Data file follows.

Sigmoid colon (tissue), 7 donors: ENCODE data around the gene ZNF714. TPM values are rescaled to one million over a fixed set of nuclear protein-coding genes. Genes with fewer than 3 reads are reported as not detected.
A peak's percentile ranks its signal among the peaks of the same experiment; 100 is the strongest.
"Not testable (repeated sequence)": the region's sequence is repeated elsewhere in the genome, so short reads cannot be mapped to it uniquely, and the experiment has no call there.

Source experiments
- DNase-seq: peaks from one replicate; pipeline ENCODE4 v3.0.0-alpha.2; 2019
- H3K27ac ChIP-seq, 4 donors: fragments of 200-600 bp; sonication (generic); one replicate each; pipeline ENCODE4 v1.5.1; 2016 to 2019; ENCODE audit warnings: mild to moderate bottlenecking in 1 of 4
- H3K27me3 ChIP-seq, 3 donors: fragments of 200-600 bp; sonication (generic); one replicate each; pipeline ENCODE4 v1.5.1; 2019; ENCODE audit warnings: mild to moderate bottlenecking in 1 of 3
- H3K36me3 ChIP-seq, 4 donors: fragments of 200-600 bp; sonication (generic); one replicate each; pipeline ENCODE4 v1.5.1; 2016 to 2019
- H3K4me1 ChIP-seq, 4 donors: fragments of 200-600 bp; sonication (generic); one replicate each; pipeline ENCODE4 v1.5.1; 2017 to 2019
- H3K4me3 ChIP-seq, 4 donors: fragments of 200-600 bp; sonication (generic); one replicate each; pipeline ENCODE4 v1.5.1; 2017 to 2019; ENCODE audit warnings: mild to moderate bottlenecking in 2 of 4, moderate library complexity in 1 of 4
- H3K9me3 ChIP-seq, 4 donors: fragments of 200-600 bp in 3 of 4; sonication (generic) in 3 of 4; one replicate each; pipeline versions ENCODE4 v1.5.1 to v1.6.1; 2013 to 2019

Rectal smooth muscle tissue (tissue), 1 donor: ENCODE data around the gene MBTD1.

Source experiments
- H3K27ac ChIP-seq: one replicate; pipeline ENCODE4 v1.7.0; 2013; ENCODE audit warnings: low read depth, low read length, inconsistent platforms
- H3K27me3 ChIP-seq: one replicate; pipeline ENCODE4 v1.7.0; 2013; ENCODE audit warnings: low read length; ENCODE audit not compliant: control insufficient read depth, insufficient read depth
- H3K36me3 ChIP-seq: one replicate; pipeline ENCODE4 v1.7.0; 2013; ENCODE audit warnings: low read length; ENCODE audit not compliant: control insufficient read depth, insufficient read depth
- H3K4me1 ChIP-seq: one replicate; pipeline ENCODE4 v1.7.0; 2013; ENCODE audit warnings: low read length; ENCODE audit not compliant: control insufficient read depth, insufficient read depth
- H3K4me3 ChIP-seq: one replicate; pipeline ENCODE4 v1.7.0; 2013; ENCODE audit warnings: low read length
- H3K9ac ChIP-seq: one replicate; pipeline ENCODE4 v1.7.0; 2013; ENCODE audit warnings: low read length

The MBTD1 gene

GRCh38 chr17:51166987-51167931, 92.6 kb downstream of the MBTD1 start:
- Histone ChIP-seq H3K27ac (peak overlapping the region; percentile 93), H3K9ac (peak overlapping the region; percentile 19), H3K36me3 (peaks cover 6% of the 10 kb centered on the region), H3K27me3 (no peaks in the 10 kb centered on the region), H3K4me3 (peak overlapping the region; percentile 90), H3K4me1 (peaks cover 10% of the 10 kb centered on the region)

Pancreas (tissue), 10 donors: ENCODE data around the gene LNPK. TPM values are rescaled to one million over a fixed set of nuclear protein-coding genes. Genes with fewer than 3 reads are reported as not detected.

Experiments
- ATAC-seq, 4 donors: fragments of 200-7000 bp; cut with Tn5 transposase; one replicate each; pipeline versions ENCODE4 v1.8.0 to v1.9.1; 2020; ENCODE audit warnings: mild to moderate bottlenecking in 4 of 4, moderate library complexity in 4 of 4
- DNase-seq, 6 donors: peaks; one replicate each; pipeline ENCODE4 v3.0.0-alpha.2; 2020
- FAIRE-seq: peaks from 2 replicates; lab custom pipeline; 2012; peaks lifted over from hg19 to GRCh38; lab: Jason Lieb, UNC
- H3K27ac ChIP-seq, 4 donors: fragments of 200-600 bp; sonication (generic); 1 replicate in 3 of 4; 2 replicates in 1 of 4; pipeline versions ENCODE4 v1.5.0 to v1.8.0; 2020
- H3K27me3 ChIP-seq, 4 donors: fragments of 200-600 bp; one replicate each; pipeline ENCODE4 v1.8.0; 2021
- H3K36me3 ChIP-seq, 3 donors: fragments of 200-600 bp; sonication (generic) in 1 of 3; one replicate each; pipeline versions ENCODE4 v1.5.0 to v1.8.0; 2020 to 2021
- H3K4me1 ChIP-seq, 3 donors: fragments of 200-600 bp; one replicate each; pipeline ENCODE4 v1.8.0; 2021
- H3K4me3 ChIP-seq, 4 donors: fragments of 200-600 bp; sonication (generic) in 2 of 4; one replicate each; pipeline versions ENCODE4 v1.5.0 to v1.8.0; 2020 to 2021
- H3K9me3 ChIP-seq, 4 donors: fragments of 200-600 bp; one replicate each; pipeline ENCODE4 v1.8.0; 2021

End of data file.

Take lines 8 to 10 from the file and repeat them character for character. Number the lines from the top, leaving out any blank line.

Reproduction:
- H3K36me3 ChIP-seq, 4 donors: fragments of 200-600 bp; sonication (generic); one replicate each; pipeline ENCODE4 v1.5.1; 2016 to 2019
- H3K4me1 ChIP-seq, 4 donors: fragments of 200-600 bp; sonication (generic); one replicate each; pipeline ENCODE4 v1.5.1; 2017 to 2019
- H3K4me3 ChIP-seq, 4 donors: fragments of 200-600 bp; sonication (generic); one replicate each; pipeline ENCODE4 v1.5.1; 2017 to 2019; ENCODE audit warnings: mild to moderate bottlenecking in 2 of 4, moderate library complexity in 1 of 4